Originally Posted by KnifeExpert
You used the phrase "BS" in reply to another poster and were asking for some evidence. I gave you the only evidence out there in regards to the toughness of Fujiwara and MAC knives.
You said that unidentified people "on the internet" had given the opinion that MACs were chip prone. You did not say whether or not those opinions related to Fujiwara or not. The absence creates an implication they did not. In any case, the opinions of unidentified internet people without a great deal of further context are not "evidence" by even the loosest standards of reliability.
Adding some context: A few years ago a lot of folks, including some professional cooks, complained (on the internet and elsewhere) about the relative chippiness of Japanese made knives compared to those made in the west. Considering the types of alloys and hardening used for most Japanese knives, compared to those used by western makers, it's a fair critique. However, (in my opinion at least), the extra agility as well as the edge taking and edge holding properties, made the tradeoff in "toughness" worth it
And I stand by the "BS" comment.
I think you may let your opinions of certain knives become fact because you've been repeating the same opinion for so long. Kind of like 6" chef knives and nakiri's are worthless, but a 6" petty is a "must have." LOL
There's no need to get personal. Also, why the "LOL?"
I've never said that 6" chef's knives or nakiris are worthless, only that I don't understand their purposes -- at least as most people use them. While I might have said they're worthless to me, but probably not. In any case, "worthless," and "worthless to me" are entirely different things. I've also never said that a 6" petty is "must have," only that it changed the way I prepped for the hugely better.
Not to pursue the tangent too far, a petty is different from a nakiri or a chef's in the sense that the nakiri and chef's are primarily meant for chopping while the petty is meant for just about anything else but. So that's another false dichotomy. If you want to explore my thinking farther, I usually compare the 6" narkiri and chef's to a more standard chef's of around 10". In my opinion, given reasonable technique, the longer chef's is more useful for almost every chef's knife task -- including chopping. I've also found that a 6" petty gives away NOTHING to a shorter parer, and very little to a slightly longer "utility" knife of similar profile.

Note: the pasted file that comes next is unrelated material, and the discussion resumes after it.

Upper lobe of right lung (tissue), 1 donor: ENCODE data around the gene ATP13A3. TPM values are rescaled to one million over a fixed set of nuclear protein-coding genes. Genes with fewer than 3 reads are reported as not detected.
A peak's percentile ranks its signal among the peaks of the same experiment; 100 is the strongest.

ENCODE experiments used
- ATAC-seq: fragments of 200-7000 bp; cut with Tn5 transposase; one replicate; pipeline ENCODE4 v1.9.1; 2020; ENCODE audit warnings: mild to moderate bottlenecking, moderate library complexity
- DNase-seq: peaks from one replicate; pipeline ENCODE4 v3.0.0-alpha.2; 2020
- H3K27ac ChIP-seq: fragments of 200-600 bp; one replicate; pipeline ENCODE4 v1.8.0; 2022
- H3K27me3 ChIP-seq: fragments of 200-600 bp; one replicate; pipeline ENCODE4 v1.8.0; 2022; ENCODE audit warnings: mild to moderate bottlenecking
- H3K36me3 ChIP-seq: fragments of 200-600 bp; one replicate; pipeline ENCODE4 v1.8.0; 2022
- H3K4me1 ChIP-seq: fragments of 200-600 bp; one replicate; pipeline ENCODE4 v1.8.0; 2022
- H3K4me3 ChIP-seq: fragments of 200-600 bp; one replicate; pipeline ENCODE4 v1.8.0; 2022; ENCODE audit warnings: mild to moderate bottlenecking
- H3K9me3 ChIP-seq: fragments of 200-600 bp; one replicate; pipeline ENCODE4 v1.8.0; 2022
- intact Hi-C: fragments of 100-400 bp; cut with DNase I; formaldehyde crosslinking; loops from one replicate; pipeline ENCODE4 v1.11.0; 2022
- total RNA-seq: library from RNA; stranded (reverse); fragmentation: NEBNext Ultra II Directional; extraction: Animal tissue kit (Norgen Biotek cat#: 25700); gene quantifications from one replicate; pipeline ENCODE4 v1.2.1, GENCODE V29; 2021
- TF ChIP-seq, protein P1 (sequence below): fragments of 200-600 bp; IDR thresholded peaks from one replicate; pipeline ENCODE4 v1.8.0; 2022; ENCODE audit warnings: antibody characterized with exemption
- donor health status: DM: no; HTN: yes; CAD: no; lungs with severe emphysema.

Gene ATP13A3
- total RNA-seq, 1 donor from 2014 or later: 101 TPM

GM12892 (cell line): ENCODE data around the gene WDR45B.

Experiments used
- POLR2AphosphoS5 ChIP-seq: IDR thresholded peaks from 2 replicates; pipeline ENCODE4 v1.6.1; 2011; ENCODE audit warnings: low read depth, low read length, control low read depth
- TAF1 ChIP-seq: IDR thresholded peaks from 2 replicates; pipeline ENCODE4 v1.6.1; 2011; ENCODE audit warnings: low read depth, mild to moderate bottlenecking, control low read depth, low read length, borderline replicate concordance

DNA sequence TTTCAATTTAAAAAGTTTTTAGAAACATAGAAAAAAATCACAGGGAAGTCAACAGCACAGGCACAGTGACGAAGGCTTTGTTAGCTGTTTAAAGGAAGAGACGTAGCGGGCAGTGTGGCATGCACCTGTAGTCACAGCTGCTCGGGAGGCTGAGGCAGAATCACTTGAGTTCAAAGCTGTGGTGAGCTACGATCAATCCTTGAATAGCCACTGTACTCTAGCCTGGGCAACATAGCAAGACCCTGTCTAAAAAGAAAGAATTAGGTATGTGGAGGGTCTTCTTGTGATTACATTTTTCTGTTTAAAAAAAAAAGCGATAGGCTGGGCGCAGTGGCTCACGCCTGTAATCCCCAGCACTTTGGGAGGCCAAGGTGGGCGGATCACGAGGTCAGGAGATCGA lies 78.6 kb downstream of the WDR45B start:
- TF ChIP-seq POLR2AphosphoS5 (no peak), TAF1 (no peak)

Vis a vis short chefs and nakiris, what really chaps is the idea that a short knife is more convenient for chopping a small amount. But everyone's entitled to their opinion.
As it happens I do have a 7" chef's ("Nogent) which I like quite a lot. I bought it to use as a kinda-sorta deba," i.e., for breaking down fish. But because I like it so much I find myself inventing things for it to do which would be as easily done with another knife. One of those is cutting small veg into very fine dice -- shallots for a mignonette, e.g., because even though I've got pretty good skilz, a shorter knife requires less attention to point. Even so, I don't use it much.
Caveat lector. Before taking my use is an example or guide in any way, consider I have my own stupid reasons for doing stupid things, and don't recommend them. For instance, I'm as likely to cut brunoise with my 12" suji as the little Nogent. Just vanity, is all.
My actual recommendations and critiques are usually very mainstream.
I have a LOT of personal experience with MACs of every series except "Ultimate," and have a fair amount with Fujiwara. I often recommend Fujiwara as entry level Japanese knives, and seldom recommend the similarly priced MAC Original or Chef's. I do frequently the MAC Pro 9-1/2" and 11" fine-edged chef's knives, but as "first very good ," or first, good Japanese" stainless, yo-handled, mass-produced knife -- NOT as "entry level." When making that recommendation I also usually talk about the Masamoto VG, sometimes the Sakai Takayuki Grand Cheff, and sometimes a number of other knives. I almost always make clear that even if I were looking for a knife in that class, the MAC Pro would not be my choice for myself.
We can get into MAC Pro vs Fujiwara specifics if you like, although (a) I don't think they're really comparable; and (b) wonder if we've already down so -- with you using a different screen name. More often than not my MAC recommendations comes up in the process of educating someone who started with the idea of buying a Shun or Global.
Although I'm not an expert and don't consider myself one, based on my personal experiences with MAC as a knife user and someone who's taught more than a few knife skills and sharpening classes, as someone who is and has been friends with a number of pros who use them, and as someone who keeps pretty close tabs on the knife and cooking boards, I've neither experienced for myself or heard or read many if any people complaining about MACs as being "chip prone" compared to other Japanese knives. On the other hand, I've heard quite a bit about how well MAC USA handled chips whether they were caused by bad manufacture, shipping accidents, or user error.
Do you have anything to say beyond trying to bust my chops?
And what makes you a knife expert beyond your choice of screen names? Can you write something about your own journey along the knife path?
Edited by boar_d_laze - 6/19/12 at 10:52am